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I have a recipient with four hardware keys (HKs) that they use interchangeably. These HKs contain different GPG keys that have all been generated inside and have never left the HKs, thus resulting in four different public keys belonging to the same person.

The keys are tagged so that the name, email and identifier strings are an exact match. Something akin to:

      97E85C8F5ABDC912F2FF8D25EB4D503782686E20
uid           [  full  ] Reci Pient (Comment) <reci.pient@domain.tld>
...
      57CFDEB0ABB5809023F7A37FDF5EB221E3D9D8E5
uid           [  full  ] Reci Pient (Comment) <reci.pient@domain.tld>
...
      B107855A39FA59C7D8FF37617A8F30918D67D1BE
uid           [  full  ] Reci Pient (Comment) <reci.pient@domain.tld>
...
      E97A982270E2090E25393D82DED36993F1DD52A3
uid           [  full  ] Reci Pient (Comment) <reci.pient@domain.tld>

Now comes the time when I need to securely communicate with Reci Pient, perhaps to tell them that food is ready and they should come downstairs.

In order to encrypt the message to Reci, one would write something like:

echo Food! | gpg --encrypt --armor --recipient "reci.pient@domain.tld" > secret.gpg

or even

echo Food! | gpg --encrypt --armor --recipient "Reci Pient" > secret.gpg

Now one would think that this encrypts the message to ALL of Reci's keys, meaning Reci can use ANY of those keys to decrypt the message.

This is not the case. GPG seems to pick an arbitrary key and use that to encrypt the message. We can see this by doing:

%~ cat secret.gpg | gpg -v  
gpg: WARNING: no command supplied.  Trying to guess what you mean ...
gpg: encrypted with 2048-bit RSA key, ID 89FEABD93D8E9286, created 2019-12-12
      "Reci Pient (Comment) <reci.pient@domain.tld>"

Imagine the scenario where Reci has just stepped on one of their HKs and it snapped in half. They should be able to use their other HKs to decrypt those messages that were meant for Reci Pient or reci.pient@domain.tld. Now, it is fully possible for Reci to destroy one of their HKs and lose access to "some" of their encrypted messages, whichever happened to be chosen by the senders arbitrarily by this command.

The "correct" way to do this in GPG would seem to explicitly set Reci's keys as the recipient keys:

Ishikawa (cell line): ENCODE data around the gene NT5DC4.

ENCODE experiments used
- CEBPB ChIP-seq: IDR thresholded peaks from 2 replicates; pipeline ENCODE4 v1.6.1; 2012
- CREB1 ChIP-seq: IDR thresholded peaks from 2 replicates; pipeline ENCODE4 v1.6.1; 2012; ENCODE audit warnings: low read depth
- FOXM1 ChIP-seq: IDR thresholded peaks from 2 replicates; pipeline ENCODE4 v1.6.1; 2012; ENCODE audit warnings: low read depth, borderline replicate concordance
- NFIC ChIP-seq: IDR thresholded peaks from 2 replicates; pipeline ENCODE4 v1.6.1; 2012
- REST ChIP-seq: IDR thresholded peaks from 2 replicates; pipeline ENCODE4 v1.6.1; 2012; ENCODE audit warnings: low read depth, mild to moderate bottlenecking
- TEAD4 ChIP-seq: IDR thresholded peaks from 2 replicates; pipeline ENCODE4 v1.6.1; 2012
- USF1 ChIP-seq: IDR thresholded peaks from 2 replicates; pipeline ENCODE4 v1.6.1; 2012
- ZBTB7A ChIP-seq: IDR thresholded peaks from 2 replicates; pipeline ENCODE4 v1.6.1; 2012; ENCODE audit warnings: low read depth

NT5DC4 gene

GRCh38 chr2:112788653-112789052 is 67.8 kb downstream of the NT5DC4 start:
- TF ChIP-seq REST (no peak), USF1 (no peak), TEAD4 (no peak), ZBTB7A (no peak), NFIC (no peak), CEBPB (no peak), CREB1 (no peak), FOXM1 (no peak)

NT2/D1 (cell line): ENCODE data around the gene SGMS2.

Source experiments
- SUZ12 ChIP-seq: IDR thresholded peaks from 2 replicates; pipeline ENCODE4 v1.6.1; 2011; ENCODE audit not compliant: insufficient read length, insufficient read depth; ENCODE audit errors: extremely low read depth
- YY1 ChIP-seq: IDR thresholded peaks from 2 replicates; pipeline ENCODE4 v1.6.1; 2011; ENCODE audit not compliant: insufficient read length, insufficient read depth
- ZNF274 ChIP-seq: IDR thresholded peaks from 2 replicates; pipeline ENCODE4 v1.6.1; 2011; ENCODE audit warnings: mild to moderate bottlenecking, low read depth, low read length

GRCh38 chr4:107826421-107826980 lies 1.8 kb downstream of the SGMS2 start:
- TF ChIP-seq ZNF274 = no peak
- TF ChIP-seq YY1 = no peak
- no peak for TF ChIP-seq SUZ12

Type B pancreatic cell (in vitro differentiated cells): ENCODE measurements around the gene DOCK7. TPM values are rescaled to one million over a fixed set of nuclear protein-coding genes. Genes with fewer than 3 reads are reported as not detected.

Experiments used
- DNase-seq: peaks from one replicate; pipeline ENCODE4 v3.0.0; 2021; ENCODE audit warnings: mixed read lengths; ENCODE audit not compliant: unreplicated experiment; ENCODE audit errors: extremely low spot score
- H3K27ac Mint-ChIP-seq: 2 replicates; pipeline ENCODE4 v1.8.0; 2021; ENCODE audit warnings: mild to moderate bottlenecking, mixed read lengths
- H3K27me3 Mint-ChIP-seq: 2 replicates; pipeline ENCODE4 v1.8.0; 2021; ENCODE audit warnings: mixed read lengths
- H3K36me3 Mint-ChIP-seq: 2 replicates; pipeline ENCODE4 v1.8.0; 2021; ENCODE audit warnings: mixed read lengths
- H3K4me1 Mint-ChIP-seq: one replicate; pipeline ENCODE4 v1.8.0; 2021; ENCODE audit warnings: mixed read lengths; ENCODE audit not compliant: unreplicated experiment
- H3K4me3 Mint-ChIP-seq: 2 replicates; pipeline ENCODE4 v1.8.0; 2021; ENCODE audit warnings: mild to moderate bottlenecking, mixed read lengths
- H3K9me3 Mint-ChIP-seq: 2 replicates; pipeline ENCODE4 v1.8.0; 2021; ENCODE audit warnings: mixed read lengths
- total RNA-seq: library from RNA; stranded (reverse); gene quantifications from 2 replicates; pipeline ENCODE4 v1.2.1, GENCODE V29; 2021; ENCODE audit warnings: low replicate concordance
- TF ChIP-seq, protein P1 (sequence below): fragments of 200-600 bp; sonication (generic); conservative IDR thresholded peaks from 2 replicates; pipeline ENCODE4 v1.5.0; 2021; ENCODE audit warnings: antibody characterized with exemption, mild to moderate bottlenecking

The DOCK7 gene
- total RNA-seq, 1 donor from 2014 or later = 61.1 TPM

echo Food! | gpg --encrypt --armor \
                 --recipient "97E85C8F5ABDC912F2FF8D25EB4D503782686E20" \
                 --recipient "57CFDEB0ABB5809023F7A37FDF5EB221E3D9D8E5" \
                 --recipient "B107855A39FA59C7D8FF37617A8F30918D67D1BE" \
                 --recipient "E97A982270E2090E25393D82DED36993F1DD52A3" \
             > secret.gpg

Looking at the cipher, we see all the keys we would expect.

%~ cat secret.gpg | gpg -v
gpg: WARNING: no command supplied.  Trying to guess what you mean ...
gpg: encrypted with 2048-bit RSA key, ID 89FEABD93D8E9286, created 2019-12-12
      "Reci Pient (Comment) <reci.pient@domain.tld>"
gpg: encrypted with 2048-bit RSA key, ID B420F45883152A53, created 2019-12-12
      "Reci Pient (Comment) <reci.pient@domain.tld>"
gpg: encrypted with 2048-bit RSA key, ID 251885E708C55D81, created 2019-12-12
      "Reci Pient (Comment) <reci.pient@domain.tld>"
gpg: encrypted with 2048-bit RSA key, ID 6138956F73CF0ACB, created 2019-12-12
      "Reci Pient (Comment) <reci.pient@domain.tld>"

But this seems horribly inconvenient for anyone who wants to send a message to Reci; after all, why would they care about the possibility of Reci stepping on their HK, they just want to send a message.

Even ignoring the inconvenience, when encrypting for reci.pient@domain.tld, why does GPG not complain about multiple keys, but instead pick a seemingly arbitrary key (which isn't always the first one)? This seems confusing and most often not what people would want to do. Why wouldn't GPG just encrypt for ALL the public keys matching reci.pient@domain.tld? Is it a security concern for somehow encrypting the message for the wrong reci.pient@domain.tld?

Maybe I am misunderstanding the way GPG wants to work here (wouldn't be the first time), or maybe Reci Pient is doing something wrong with their multiple public keys of their hardware keys (they spent a small fortune on those). I would greatly appreciate if some light could be shed onto what is being done wrong and how this is supposed to be done.

  • After consulting with various people in the university, it seems like Reci Pient is doing something uncommon in using multiple different encryption keys. That is, Reci should only have one (public) encryption key to give others to encrypt with. Reci could add that as a subkey on their hardware key via gpg --edit-key and keytocard. Because of the different capabilities (Sign, Encrypt, Authenticate), Reci can still use other keys as generated on the card. However, this does not answer the arbitrarity of GPG whilst selecting keys to encrypt with, so I will leave the answer open. – ilmikko Feb 4 at 16:00

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